With a title like that, I’m sure you know what this week’s post is about.
I felt a little like Captain Ahab in Moby Dick (which has just been added to my spring-break reading list!) looking for this “Elusive Whaleman” of two weeks ago. I didn’t have much to go on, other than the photographer (Thomas Smilie,) the location (New Bedford,) and a purpose (the International Fisheries Exhibition.)
Searching through archives is a complicated process anyway, so attempting to start at one of (if not the) largest archives was probably not the best idea. But if anything, I’m living up to my nickname (Quad-E: The fourth E is for extreme.)
The Smithsonian Archives certainly don’t look intimidating –the website is fairly user-friendly, and they provide lots of information depending on the audience. For researchers, they provide finding aids, digital media, and even an FAQ page for people like me, who have no idea what they’re doing. What I really appreciated were the explanation pages – talking about the various staff positions and how each team contributes to the archives in a different way.
One of the pages I took most interest in was “Survey the Archives’ most frequently used collections.” Of course I was curious – what kind of research did people look for from the Smithsonian? Perhaps obvious (though it didn’t quite come to me that way), but most the frequently used special collections were not artifacts from other places, but artifacts about the Smithsonian itself. One of the more interesting records was the Smithsonian Oral History Collection. According to the website, “Since 1973, the Archives’ Oral History Program has conducted interviews with current and retired Smithsonian staff, and others who have made significant contributions to the Institution. The purpose of the program is to supplement the written documentation of the Archives’ records and manuscript collections, focusing on the history of the Institution.” It seemed like a bit meta – an archive taking archives about itself – but it’s certainly cool to think about.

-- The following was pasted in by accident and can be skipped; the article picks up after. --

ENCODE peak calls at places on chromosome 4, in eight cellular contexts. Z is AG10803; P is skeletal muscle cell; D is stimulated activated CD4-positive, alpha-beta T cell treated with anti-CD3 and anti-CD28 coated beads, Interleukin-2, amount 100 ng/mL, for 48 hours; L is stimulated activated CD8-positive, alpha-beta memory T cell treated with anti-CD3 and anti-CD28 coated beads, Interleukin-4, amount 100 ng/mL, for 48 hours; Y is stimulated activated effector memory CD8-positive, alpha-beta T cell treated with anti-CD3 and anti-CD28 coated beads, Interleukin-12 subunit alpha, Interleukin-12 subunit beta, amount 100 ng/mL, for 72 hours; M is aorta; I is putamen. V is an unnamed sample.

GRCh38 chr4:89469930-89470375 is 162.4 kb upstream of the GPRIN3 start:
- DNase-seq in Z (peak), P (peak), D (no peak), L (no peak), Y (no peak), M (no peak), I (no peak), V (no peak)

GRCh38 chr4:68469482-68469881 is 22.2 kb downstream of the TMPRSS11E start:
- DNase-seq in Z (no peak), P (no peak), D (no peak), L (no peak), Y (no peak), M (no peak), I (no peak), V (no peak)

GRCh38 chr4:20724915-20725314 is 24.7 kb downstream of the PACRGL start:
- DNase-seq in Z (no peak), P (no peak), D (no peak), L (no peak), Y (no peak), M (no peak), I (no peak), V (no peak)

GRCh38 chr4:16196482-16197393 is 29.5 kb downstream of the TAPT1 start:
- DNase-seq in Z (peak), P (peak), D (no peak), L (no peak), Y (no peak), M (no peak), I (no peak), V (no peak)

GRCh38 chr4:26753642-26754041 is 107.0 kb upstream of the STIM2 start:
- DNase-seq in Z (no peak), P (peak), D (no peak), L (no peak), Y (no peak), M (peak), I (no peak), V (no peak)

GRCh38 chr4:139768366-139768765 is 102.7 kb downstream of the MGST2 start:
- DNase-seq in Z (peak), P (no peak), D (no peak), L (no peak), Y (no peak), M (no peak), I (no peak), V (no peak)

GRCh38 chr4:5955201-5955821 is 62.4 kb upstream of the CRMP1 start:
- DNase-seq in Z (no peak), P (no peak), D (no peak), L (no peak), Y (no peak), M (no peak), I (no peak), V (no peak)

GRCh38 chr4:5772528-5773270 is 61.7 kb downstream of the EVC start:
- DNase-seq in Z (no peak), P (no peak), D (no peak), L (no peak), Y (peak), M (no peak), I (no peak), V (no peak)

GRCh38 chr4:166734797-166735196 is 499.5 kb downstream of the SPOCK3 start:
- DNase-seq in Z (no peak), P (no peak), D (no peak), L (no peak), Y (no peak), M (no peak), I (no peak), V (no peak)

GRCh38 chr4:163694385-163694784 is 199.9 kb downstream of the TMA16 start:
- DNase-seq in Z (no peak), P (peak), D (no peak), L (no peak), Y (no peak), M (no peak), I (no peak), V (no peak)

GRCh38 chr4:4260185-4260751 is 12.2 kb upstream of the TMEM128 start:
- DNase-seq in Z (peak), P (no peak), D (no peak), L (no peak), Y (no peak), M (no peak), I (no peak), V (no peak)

Luckily, the record I am looking for happened to the list – Records Unit 95, Photograph Collection, 1850s. This record compiles a lot about the early history of the Smithsonian. Divided into 10 series, it consists of photographs of people, places, things, and events of the Institution. Interestingly enough, it’s also one of the most digitized collections – if you look here on Flickr, you can see some of Smilie’s work from this collection. And I did look through it – lots of Smilie’s work shows up, whether they are part of exhibits or simply pictures of buildings. But here’s the important part – one of those series is entitled “Expositions” – photos of expositions in which the Smithsonian (and museums) took part. Though it’s not confirmed, the photo Smilie took of the Kanaka whaleman should be in that file, as it was part of the 1883 London International Fisheries Exhibition.
So that’s the next step: delving into Records Unit 95. I’m really excited to see if anything turns up from this search – and I’m really glad that I got a chance to navigate through the confusion that is collection and searches. The thing I love about history is that the more time you put into your research, the more information and knowledge comes out. Not only did I figure out a little bit more about the Smithsonian, but I learned the valuable skill of maneuvering through these records (something I hope I will be able to put to good use.)
Keep your fingers crossed – I have a hunch that the Elusive Whaleman will appear soon 🙂